It is argued that the court erred in denying appellant's motion for a new trial but such motion is addressed to the discretion of the court and will not be reviewed on appeal. Yellow Cab Co. v. Earle, 8 Cir., 275 F. 928; Payne v. Daugherty, 8 Cir., 283 F. 353; Paine v. St. Paul Union Stockyards Co., 8 Cir., 28 F.2d 463; Fairmount Glass Works v. Cub Fork Coal Co., 287 U.S. 474, 53 S.Ct. 252, 77 L.Ed. 439.
It is contended that the court erred in denying appellant's motion to dismiss the third-party proceedings. This motion was based upon the ground that the third-party proceedings created trial complications prejudicial to appellant. The proceeding was based on Rule 14 of the Federal Rules of Civil Procedure. Appellant, as has been observed, participated in the trial of the main action and was given full opportunity to examine and cross-examine witnesses and to interpose objections. But it is said that it was prejudiced among other reasons because contributory negligence was not a defense to an action brought under the Federal Employers' Liability Act and hence not an available defense to the Railway Company, but was available only in mitigation of damages, whereas it was an available defense for appellant. Appellant was at liberty to produce any and all available testimony bearing upon the question of Lawrence's contributory negligence and as we have already said, there was no evidence produced sufficient to make that an issue so that it could not have been prejudiced so far as this question was concerned. In the case of United States v. Yellow Cab Company, 340 U.S. 543, 71 S.Ct. 399, 406, 95 L.Ed. 523, plaintiffs, who were passengers of the Yellow Cab Company, sued for injuries suffered by them because of a collision with a United States mail truck. By leave of court the Yellow Cab Company impleaded the United States as a third-party defendant and charged that the negligence of the mail truck driver rendered the United States liable for the injuries suffered by plaintiffs. The United States moved for a dismissal as a third-party defendant on the ground that the Federal Tort Claims Act did not authorize suits against it on derivative claims. The motion was denied by the trial court. In the course of the opinion of the Supreme Court it was said:
"Once we have concluded that the Federal Tort Claims Act covers an action for contribution due a tort-feasor, we should not, by refinement of construction, limit that consent to cases where the procedure is by separate action and deny it where the same relief is sought in a third-party action. * *
"The Government suggests that difficult procedural problems may arise in other cases if a waiver of immunity is held to exist in these cases. For example, the Act requires claims against the United States to be tried without a jury and, although a jury was not insisted upon in the instant cases, the Seventh Amendment to the Constitution preserves to private individuals their right of trial by jury on such claims in a federal court. The Government argues that the Act is not sufficiently specific to permit two such different modes of trial to arise in the same case.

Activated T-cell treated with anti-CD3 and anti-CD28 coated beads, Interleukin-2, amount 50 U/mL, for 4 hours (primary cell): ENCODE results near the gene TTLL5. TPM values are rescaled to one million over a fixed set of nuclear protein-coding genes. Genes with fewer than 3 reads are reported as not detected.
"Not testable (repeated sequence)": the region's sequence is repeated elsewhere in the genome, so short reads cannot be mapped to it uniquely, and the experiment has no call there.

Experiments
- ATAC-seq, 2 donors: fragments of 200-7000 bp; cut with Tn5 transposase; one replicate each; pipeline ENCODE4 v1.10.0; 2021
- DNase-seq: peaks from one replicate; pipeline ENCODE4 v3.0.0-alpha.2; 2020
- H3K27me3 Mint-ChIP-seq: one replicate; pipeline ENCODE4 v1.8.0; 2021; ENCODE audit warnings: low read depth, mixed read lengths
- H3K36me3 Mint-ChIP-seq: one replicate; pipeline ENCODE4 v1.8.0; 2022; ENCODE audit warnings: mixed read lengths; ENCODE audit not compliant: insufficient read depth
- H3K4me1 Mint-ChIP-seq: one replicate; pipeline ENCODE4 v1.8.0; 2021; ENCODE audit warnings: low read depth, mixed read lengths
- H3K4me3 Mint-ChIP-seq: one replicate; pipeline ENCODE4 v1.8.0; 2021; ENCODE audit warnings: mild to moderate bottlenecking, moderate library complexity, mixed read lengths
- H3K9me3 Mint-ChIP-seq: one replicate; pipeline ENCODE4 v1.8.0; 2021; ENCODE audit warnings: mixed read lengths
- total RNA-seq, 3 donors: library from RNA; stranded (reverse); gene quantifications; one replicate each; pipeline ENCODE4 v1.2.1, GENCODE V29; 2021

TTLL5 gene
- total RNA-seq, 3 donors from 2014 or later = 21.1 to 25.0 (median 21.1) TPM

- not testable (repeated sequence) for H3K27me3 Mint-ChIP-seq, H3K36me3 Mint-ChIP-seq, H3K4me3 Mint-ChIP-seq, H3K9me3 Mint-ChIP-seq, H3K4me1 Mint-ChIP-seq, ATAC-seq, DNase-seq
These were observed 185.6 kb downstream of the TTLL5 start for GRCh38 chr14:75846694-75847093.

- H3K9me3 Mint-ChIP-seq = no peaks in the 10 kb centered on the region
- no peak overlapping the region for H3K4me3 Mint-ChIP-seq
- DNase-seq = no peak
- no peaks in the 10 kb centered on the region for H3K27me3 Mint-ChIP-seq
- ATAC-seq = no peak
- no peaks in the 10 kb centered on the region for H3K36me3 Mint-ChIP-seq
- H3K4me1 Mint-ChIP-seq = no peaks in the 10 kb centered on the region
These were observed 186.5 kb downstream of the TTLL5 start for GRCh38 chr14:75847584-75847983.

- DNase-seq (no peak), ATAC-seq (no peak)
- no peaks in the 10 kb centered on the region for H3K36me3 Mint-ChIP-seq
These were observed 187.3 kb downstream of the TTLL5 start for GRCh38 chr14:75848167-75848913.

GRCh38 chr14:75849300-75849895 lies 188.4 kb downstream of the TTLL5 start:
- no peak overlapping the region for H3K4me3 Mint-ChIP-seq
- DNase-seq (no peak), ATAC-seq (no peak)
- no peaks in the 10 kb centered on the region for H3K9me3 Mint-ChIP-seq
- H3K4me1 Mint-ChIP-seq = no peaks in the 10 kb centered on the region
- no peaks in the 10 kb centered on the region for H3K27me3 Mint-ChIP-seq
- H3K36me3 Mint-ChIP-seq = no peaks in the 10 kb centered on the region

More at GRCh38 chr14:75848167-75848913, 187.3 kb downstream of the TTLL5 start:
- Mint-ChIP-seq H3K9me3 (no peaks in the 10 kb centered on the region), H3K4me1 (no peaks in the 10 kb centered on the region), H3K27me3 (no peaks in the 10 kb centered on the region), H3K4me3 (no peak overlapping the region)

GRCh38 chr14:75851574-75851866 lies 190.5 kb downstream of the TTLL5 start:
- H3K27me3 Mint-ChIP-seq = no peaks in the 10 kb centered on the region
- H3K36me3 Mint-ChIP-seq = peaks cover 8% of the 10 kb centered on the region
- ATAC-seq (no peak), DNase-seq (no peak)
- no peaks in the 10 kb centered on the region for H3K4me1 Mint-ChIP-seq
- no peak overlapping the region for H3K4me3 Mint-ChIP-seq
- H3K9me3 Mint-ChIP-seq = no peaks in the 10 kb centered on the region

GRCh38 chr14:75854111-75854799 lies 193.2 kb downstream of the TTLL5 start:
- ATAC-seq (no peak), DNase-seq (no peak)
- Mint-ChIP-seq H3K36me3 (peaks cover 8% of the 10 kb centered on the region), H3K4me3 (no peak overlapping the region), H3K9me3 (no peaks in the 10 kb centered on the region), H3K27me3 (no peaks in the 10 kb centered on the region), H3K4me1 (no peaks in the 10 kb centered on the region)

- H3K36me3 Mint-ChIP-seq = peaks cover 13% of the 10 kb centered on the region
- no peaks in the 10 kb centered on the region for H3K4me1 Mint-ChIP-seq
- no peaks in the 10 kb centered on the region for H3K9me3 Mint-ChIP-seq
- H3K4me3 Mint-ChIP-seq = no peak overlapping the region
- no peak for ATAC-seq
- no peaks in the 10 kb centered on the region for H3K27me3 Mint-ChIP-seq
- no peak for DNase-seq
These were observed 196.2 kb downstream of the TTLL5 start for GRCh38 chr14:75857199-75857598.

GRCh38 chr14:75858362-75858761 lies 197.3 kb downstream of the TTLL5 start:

"Such difficulties are not insurmountable. If, for example, a jury had been demanded in the Yellow Cab case, the decision of jury and nonjury issues could have been handled in a manner comparable to that used when issues of law are tried to a jury and issues of an equitable nature in the same case are tried by the court alone. If special circumstances had demonstrated the inadvisability, in the first instance, of impleading the United States as a third-party defendant, the leave of court required by Rule 14 could have been denied. If, at a later stage, the situation had called for a separation of the claims, the court could have ordered their separate trial. Fed. Rules Civ. Proc. 42(b). The availability of third-party procedure is intended to facilitate, not to preclude, the trial of multiple claims which otherwise would be triable only in separate proceedings. The possibility of such procedural difficulties is not sufficient ground for so limiting the scope of the Act as to preclude its application to all cases of contribution or even to all cases of contribution arising under third-party practice. If the Act develops unanticipated complications, Congress can then meet them to such extent as it may desire to fit the demonstrated needs."
What is said by the Supreme Court of Minnesota in Doyle v. St. Paul Union Depot Co., 134 Minn. 461, 159 N.W. 1081, 1082, seems peculiarly apposite here. It is there said:
"It is apparent that the ground of liability of the two defendants is different. One may be liable or both may be liable. The liability of the depot company is dependent upon the Federal Employers' Liability Act; that of the railroad company upon the common law. There is nothing significant in this. In the Mayberry [v. N.P.R. Co.] Case [ 100 Minn. 79, 110 N.W. 356, 12 L.R.A., N.S., 675] the liability of one defendant rested upon a statute and that of the other on the common law. The same is true of the Jackson Case [Jackson v. Orth Lumber Co., 121 Minn. 461, 141 N.W. 518]. Contributory negligence is a complete defense to the railroad company. It is only a partial defense to the depot company. This is not of consequence. In the Flaherty [v. M. St. L.R. Co.] Case [ 39 Minn. 328, 40 N.W. 160, 1 L.R.A. 680], one defendant was liable if it failed to exercise ordinary care and the other was liable if it failed to exercise the highest degree of care consistent with the discharge of of its duties as a carrier. That the measure and amount of recovery against different defendants may be different, and in supposable cases they might be, is not important. If the defendants are liable in different amounts their different liabilities can be found and declared. See Rauma v. Lamont, 82 Minn. 477, 85 N.W. 236. Such considerations as those mentioned suggest that the presentation of a case to the jury may in particular cases be more difficult than is usual but do not affect the propriety of the joinder or the right of recovery."